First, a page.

Los Angeles airport terminal re-opens as shooting probed
LOS ANGELES (Reuters) - The Los Angeles International Airport terminal where a gunman opened fire on Friday morning, killing an unarmed federal airport security officer and wounding others, re-opened to travelers the day after the shooting as authorities probed the motive behind the attack.
Authorities have identified the suspected shooter as Paul Anthony Ciancia, 23, and they said he was shot and wounded by police in an exchange of gunfire at Terminal 3 at one of the world's busiest airports.
Authorities said the gunman fatally shot one TSA officer, identified as Gerardo Hernandez, 39, who was the first from the agency to be killed in the line of duty.
Hernandez was at a document verification checkpoint when he was shot, said a TSA official who spoke on condition of anonymity. Two other TSA officers were wounded, the official said.
The gunman, a U.S. citizen who appeared to be acting alone, pushed through the screening gates and ran deep into the passenger boarding area at Terminal 3, before law enforcement officers caught up with him in a food court, said Patrick Gannon, chief of the Los Angeles Airport Police.
The FBI on Saturday had not provided the total number of people shot in the attack. Paramedics took five who were wounded at the scene of the shooting to area hospitals, Los Angeles Fire Department officials said.
The Los Angeles Times reported that among the wounded was teacher Brian Ludmer, 29, who was shot in the leg. Ludmer teaches high school in the Los Angeles suburb of Calabasas.
Ronald Reagan UCLA Medical Center received three men wounded in the shootings, with one individual listed in critical condition on Saturday and one in fair condition, while the third was treated and released on Friday, hospital spokesman Mark Wheeler said in a statement.
The hospital did not release identities of its patients, but the Los Angeles Times, citing a law enforcement source, said Ciancia, with leg and head wounds, was in critical condition at the hospital, which hampered police efforts to interview him.
The airport on Saturday began allowing travelers who abandoned luggage and other property as they ran to escape the gunfire to collect their belongings at ticket counters.
The area of Terminal 3 beyond metal detectors where travelers board flights was re-opened to passengers at mid-day on Saturday, said Gina Marie Lindsey, executive director of Los Angeles World Airports. The terminal zone where passengers pick up boarding passes had earlier resumed operations.
"Barely 24 hours after this opened, Terminal 3 was partially opened. Less than 30 hours after this incident this airport is going to be fully functioning. That is a remarkable achievement," said Los Angeles City Councilman Mike Bonin.
TRIBUTE TO OFFICER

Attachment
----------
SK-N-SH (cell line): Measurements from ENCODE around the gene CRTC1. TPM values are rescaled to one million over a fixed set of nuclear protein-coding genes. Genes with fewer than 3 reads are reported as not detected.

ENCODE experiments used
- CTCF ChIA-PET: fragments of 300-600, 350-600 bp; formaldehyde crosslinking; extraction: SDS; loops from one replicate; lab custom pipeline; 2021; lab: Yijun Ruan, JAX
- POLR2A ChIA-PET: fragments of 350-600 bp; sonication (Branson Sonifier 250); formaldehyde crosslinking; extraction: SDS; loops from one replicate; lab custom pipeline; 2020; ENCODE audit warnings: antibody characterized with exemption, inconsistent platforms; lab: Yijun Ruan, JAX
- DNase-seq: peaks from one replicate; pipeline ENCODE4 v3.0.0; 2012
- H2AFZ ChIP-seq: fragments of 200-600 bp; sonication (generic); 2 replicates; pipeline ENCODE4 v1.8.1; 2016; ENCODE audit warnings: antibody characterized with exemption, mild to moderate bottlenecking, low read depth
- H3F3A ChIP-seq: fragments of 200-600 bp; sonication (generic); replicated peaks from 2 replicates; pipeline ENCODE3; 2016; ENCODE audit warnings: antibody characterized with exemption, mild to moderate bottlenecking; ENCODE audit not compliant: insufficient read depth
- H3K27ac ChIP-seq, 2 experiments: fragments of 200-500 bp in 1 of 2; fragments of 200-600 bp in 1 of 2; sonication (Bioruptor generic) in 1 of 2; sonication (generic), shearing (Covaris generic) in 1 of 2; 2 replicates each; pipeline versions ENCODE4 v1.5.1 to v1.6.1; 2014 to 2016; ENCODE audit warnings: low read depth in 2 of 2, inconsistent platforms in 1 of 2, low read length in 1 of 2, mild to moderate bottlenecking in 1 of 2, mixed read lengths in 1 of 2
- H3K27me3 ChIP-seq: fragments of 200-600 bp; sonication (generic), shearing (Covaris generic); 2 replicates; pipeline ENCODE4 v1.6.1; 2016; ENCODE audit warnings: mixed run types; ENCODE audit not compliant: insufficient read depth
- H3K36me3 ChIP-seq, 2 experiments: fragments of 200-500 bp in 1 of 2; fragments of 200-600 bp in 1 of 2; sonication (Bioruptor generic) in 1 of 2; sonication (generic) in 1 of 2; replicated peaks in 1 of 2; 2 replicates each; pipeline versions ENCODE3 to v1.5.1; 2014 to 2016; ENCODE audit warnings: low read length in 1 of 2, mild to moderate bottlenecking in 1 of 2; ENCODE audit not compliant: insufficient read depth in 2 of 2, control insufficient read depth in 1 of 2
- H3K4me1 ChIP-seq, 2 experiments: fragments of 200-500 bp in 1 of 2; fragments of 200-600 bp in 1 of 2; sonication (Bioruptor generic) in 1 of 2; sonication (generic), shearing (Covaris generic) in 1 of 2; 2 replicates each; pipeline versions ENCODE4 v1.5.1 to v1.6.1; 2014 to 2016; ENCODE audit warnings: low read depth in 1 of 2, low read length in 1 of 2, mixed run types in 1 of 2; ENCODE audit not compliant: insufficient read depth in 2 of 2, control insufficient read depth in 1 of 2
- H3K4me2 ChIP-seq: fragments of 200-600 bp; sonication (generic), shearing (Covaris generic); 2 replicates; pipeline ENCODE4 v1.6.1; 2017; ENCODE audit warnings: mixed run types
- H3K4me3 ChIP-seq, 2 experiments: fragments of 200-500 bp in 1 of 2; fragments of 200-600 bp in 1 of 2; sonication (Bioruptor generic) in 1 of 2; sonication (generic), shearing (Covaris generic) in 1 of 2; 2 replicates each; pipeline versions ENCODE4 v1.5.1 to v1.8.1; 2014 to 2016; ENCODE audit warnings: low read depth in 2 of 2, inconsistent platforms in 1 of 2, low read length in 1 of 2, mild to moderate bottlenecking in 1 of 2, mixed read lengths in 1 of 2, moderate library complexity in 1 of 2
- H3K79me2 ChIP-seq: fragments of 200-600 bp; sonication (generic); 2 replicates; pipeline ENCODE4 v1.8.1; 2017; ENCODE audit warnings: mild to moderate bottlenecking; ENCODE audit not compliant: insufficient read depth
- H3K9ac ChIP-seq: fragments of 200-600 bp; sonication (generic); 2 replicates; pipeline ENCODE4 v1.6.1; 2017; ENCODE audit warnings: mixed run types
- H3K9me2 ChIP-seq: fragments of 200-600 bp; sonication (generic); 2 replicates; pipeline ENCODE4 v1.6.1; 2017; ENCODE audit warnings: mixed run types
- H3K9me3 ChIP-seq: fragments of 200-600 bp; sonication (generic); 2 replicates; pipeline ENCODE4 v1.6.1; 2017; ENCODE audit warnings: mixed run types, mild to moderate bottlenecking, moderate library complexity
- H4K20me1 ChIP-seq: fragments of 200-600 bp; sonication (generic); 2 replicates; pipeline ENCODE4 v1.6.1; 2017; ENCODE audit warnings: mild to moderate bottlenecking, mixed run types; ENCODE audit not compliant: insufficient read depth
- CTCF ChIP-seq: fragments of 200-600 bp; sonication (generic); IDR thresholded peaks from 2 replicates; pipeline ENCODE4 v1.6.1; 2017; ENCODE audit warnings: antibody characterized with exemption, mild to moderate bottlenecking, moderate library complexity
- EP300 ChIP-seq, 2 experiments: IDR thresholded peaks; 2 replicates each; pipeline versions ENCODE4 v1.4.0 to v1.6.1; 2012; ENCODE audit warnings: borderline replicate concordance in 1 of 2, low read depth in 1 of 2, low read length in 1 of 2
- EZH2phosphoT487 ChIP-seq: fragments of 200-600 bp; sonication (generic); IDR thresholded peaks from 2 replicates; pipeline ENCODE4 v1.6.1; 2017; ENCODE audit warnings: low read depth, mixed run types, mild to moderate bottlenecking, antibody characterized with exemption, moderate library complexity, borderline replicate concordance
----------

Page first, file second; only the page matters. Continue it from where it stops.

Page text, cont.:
Los Angeles police officers will be wearing black mourning bands in memory of Hernandez, Chief Charlie Beck of Los Angeles Police Department said on Twitter.
Meanwhile, the airport said its 100-foot pylons would light the night blue through Sunday to honor Hernandez.
"RIP," the post said.
Late on Friday, FBI agents obtained a search warrant and combed through Ciancia's home in the suburban Sun Valley section of Los Angeles, FBI spokeswoman Ari Dekofksy said.
John Mincey, Ciancia's former roommate from the Los Feliz neighborhood of Los Angeles, told local television station KABC that Ciancia never displayed hatred or ties to "any hate group, or anything like that."
Armed with an assault rifle, the shooter touched off panic and chaos. Hundreds of travelers ran for safety or frantically dove for cover behind luggage, as loud alarms blared through the terminal.
Traveler Lauren Stephens, 47, said she had just put her luggage on the scale at the ticket counter in Terminal 3 when she heard gunshots. "Somebody just yelled 'Run!' at the top of their lungs. ... I just left my bag and I just ran like hell. Everybody ran."
The investigation into the attack will examine the shooting itself as well as the gunman's background and motivation, Special Agent David Bowdich of the FBI said on Friday. "Our goal is to do a true scrub on the individual to find out what was the tipping point for this person," he said.
Los Angeles Mayor Eric Garcetti has asked that flags on city buildings be flown at half-staff, local media said.
DISTURBING TEXT MESSAGE
In New Jersey, police and FBI agents descended on Ciancia's family's home in Pennsville Township.
Pennsville Police Chief Allen Cummings said he had been contacted by Ciancia's father before the shooting, prompted by a worrisome text message from the young man to his brother.
The police chief declined to reveal more about the content of the text message but said that family members told investigators they had no previous indications that Ciancia, who moved to California about 18 months ago, was troubled.
Neighbors who live across the street from the Ciancia family said the father, also named Paul, runs an auto body shop in the town.
"I believe he worked for his father," said one neighbor, Jennifer Pagan, of the younger Paul.
Her husband, Orlando Pagan, said the elder Ciancia had made several friendly gestures since they had moved into their house 10 years ago. When Hurricane Sandy hit New Jersey last year, "he asked if we wanted to take our personal vehicle and put it on his property." The Ciancia property is slightly higher.
(Additional reporting by Dana Feldman in Los Angeles, Dave Warner in Pennsville, New Jersey, Noreen O'Donnell in New York and Mark Hosenball and Susan Cornwell in Washington; Editing by Edith Honan, Jackie Frank and Gunna Dickson)